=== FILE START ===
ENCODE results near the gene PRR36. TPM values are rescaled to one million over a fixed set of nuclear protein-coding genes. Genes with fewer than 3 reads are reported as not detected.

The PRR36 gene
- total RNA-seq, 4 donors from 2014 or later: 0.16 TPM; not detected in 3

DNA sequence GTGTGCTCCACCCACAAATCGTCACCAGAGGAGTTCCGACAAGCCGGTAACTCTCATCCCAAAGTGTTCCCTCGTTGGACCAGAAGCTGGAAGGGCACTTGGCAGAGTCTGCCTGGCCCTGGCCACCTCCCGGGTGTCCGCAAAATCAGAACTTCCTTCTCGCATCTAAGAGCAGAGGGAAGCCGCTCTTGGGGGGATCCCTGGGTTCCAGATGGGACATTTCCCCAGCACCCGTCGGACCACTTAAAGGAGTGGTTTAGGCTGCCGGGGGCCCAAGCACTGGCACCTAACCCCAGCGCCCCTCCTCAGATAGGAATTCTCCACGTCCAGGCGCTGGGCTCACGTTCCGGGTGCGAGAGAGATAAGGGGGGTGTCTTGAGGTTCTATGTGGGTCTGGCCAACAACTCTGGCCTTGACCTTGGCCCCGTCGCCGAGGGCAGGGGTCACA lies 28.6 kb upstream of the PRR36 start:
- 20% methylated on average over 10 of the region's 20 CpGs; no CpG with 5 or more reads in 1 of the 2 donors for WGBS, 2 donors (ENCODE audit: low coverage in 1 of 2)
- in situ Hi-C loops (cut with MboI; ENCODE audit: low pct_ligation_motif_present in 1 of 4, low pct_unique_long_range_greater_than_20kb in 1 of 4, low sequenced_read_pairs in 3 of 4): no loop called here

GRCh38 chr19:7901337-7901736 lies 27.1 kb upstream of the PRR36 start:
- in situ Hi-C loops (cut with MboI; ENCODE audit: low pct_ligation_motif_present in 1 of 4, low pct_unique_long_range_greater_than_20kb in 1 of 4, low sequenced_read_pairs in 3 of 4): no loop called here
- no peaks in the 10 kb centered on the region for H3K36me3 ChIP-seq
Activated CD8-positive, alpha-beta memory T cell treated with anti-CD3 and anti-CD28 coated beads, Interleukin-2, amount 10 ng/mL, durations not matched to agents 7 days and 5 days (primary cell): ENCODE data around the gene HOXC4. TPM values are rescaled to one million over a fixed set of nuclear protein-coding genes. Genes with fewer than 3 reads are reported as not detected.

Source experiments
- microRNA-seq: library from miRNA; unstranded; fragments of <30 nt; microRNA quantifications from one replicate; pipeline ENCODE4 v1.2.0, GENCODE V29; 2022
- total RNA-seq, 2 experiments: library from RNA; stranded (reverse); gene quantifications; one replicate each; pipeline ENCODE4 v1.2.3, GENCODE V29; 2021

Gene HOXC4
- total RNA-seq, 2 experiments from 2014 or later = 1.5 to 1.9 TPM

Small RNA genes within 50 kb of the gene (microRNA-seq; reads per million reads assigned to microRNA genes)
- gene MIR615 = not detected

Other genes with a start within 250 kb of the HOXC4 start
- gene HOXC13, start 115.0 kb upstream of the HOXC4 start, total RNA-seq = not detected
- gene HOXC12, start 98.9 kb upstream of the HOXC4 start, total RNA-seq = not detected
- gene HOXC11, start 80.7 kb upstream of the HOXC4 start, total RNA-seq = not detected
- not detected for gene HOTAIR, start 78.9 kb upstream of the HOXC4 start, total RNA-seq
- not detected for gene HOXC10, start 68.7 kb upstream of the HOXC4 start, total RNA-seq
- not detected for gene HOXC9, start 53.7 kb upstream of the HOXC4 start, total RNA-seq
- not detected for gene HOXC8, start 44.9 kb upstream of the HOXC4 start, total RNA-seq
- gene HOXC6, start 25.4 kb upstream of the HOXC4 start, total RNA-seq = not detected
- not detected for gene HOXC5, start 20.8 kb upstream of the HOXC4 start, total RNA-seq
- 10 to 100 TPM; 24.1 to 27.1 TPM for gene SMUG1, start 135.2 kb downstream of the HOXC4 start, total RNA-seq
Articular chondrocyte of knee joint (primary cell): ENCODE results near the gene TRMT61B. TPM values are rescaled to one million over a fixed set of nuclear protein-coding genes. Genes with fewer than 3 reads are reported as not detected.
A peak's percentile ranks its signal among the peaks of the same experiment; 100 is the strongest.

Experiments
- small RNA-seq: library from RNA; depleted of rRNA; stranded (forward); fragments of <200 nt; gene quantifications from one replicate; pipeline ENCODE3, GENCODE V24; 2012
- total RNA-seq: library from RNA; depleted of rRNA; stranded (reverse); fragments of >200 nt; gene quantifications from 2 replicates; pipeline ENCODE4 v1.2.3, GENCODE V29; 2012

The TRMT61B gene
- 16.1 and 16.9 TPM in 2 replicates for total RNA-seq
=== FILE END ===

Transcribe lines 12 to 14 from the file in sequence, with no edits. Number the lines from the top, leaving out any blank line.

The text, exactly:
- microRNA-seq: library from miRNA; unstranded; fragments of <30 nt; microRNA quantifications from one replicate; pipeline ENCODE4 v1.2.0, GENCODE V29; 2022
- total RNA-seq, 2 experiments: library from RNA; stranded (reverse); gene quantifications; one replicate each; pipeline ENCODE4 v1.2.3, GENCODE V29; 2021

Gene HOXC4